Regulator releases results of five-day blitz from WA border to Port Augusta

A five-day safety blitz from the WA border to Port Augusta has seen a year-on-year drop in mechanical issues, but a slight increase in fatigue-related non-compliance.

In a summary of a May crackdown by the National Heavy Vehicle Regulator, it was revealed that officers undertook 140 mechanical checks, finding a rate of 24.5 per cent of “mechanical non-compliance”, a 14 per cent reduction when compared with a similar operation in the same area in 2023.

There were also 138 work diary checks, resulting in a 7.3 per cent rate of fatigue-related non-compliance, which the regulator said represented a 2 per cent increase in fatigue issues compared to the 2023 blitz.

“It’s pleasing to see mechanical non-compliance decrease so significantly in the space of a year, not to mention a large majority of the mechanical defects identified during this operation were very minor,” said NHVR operations manager Stephen Bryers.

“However, the slight increase we saw in fatigue matters only reiterates how important it is for drivers to be vigilant when it comes to complying with their work and rest requirements.

“Throughout the operation, we identified several potential recidivist operators, and officers didn’t hesitate to enforce the HVNL where required for those pushing the envelope on safety, with 16 infringements handed out, in addition to 37 defect notices.

“We want to see safe vehicles, and safe drivers, on our roads.”

In total, officers conducted 151 intercepts over the five days, inspecting more than 480 individual vehicle units.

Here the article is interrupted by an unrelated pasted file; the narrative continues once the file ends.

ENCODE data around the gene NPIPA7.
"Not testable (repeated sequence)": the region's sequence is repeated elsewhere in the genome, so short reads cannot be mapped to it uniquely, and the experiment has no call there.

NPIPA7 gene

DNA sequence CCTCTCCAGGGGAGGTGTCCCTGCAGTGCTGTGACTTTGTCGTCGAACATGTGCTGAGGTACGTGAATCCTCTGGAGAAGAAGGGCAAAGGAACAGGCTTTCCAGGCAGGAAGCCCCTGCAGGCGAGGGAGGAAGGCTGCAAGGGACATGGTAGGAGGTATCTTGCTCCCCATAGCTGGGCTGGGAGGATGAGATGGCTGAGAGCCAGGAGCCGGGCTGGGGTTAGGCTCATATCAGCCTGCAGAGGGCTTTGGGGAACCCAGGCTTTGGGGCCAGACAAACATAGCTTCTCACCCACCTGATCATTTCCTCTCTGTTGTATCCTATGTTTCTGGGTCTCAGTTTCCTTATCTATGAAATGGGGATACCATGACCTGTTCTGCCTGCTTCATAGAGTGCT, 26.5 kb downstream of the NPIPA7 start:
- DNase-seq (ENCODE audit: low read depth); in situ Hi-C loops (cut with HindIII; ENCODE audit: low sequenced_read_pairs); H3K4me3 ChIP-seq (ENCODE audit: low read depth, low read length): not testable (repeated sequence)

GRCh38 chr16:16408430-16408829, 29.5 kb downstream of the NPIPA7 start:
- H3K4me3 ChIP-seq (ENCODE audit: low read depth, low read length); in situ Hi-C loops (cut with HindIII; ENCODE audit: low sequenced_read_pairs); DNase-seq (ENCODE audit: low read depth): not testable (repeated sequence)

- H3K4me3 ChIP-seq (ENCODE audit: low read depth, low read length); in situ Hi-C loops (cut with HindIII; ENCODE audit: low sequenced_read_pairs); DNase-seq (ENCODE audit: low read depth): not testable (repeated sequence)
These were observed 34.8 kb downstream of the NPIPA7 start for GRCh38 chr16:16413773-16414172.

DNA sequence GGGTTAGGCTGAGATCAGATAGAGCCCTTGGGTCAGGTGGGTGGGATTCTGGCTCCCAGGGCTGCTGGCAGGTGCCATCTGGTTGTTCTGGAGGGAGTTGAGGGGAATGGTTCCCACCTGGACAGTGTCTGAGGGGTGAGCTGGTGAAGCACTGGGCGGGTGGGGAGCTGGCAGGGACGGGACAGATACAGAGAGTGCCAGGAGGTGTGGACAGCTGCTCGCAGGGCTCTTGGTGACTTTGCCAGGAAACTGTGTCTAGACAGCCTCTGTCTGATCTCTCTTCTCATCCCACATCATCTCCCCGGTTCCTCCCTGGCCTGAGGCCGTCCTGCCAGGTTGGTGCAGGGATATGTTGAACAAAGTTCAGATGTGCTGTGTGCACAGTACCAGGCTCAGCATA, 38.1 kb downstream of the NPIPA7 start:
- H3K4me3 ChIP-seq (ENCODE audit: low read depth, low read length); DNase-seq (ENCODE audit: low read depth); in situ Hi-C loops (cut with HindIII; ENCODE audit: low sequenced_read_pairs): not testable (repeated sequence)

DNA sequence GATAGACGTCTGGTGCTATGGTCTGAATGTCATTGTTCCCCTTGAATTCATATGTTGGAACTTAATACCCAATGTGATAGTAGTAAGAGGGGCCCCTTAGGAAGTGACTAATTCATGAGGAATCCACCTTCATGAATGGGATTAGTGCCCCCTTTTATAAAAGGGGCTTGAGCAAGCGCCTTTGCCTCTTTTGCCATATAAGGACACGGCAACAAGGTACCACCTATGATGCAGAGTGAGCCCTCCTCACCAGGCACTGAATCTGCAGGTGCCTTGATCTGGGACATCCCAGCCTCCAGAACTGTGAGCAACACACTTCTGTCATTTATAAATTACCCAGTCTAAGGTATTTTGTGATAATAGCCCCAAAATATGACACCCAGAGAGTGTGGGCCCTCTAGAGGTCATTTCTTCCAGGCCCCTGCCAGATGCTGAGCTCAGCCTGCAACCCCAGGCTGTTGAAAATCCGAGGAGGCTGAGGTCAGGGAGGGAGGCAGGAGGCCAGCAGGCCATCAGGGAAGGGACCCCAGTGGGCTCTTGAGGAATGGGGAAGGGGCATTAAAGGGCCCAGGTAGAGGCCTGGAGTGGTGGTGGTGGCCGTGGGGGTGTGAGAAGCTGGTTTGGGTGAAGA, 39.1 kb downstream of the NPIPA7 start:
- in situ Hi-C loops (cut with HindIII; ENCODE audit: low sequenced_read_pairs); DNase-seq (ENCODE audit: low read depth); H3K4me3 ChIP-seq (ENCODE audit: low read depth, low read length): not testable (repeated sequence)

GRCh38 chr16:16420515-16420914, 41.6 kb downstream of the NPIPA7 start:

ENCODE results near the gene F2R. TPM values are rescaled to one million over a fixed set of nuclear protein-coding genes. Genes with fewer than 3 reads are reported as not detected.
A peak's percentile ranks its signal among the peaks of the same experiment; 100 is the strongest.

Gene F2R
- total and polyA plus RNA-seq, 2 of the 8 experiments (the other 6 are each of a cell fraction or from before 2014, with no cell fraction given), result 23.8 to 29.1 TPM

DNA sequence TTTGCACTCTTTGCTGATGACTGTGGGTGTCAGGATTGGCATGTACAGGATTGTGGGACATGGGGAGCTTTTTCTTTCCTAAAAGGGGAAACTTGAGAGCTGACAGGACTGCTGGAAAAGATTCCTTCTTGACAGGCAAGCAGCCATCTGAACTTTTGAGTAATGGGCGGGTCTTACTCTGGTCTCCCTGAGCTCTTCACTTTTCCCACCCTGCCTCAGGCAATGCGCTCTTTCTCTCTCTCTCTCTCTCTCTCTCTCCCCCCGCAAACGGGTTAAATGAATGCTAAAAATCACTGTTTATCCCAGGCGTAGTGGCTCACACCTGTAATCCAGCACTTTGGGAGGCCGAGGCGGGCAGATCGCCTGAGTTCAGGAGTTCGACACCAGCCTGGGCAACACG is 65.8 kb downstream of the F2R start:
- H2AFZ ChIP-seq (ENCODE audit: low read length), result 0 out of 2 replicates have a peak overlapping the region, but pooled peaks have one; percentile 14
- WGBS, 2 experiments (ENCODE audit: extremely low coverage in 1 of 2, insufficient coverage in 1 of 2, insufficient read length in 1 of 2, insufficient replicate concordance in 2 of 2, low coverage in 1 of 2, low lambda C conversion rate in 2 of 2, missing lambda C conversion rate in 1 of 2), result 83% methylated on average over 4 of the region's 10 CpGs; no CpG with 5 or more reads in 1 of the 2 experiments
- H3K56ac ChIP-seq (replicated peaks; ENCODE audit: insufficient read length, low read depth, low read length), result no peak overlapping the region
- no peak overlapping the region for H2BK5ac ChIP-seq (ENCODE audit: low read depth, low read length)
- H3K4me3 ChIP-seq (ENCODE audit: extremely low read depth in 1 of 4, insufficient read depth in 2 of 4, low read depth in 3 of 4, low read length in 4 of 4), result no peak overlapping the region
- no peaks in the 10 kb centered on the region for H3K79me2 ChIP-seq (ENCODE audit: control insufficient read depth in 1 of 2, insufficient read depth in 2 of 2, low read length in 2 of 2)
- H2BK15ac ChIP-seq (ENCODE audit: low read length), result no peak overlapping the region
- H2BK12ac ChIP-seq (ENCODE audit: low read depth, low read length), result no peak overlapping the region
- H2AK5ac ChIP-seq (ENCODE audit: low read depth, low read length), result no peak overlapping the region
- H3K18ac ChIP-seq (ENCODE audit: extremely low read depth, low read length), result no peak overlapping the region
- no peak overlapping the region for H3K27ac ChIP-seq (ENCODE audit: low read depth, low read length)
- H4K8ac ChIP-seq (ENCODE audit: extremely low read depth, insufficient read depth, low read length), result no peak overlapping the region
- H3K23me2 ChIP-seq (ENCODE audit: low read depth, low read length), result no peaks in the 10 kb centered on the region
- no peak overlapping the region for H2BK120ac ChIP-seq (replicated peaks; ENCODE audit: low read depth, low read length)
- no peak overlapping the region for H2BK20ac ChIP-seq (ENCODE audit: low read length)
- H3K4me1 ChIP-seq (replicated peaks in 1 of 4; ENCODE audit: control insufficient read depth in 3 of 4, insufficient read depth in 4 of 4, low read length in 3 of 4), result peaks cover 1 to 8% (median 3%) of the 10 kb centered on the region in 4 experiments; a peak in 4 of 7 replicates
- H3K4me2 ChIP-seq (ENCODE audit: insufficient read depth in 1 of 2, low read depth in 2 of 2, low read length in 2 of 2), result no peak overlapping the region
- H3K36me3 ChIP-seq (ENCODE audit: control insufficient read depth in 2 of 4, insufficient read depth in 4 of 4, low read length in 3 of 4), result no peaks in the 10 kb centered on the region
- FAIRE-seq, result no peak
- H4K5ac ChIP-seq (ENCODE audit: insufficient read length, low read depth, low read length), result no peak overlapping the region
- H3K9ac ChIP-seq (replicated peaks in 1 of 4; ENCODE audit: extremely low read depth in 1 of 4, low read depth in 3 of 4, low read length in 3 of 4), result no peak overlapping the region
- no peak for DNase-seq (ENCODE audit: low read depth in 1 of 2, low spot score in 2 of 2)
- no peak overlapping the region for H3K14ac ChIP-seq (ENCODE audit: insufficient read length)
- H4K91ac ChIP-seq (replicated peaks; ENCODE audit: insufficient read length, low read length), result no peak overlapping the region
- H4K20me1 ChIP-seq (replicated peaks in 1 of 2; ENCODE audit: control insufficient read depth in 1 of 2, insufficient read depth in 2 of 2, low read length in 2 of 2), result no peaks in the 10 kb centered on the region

The NHVR chief operations officer Paul Salvati said officers also provided education on compliance and safety to 82 drivers which was aimed at ensuring they understood the requirements of the law and “equipping them with the knowledge and resources necessary to maintain the highest safety standards”.

“As I have said before, education is an investment in safety – the NHVR is committed to supporting drivers by making sure they are aware of how to comply with the Heavy Vehicle National Law (HVNL) and are able to make informed decisions on the road about their safety,” Salvati said.

“This operation was a massive effort by the NHVR’s safety and compliance officers, and authorised officers from MainRoads WA, highlighting the importance of cross border operations.

“Through this collaborative effort we were able to harmonise our regulatory approach and on-road resources to obtain data and intelligence, with heavy vehicle non-compliance identified on both sides of the border.

Salvati said the NHVR is focused on sustainable safety practices, rather than handing out prescriptive fines for minor or accidental offences.

“We want to see long-term change and create a lasting impact that extends beyond our operations.”

Meanwhile, the regulator is planning random mechanical inspections of approximately 8500 trucks, buses, and other special purpose vehicles at roadside and fixed inspection sites and depots across the country from this month.

The checks will be undertaken as part of the regulator’s 2024 National Roadworthiness Survey (NRS) and is expected to take around 12 weeks to complete.

The NHVR says the inspections take an average of 45 minutes to complete, and will include a detailed visual inspection and mechanical component testing via vehicle inspection equipment.

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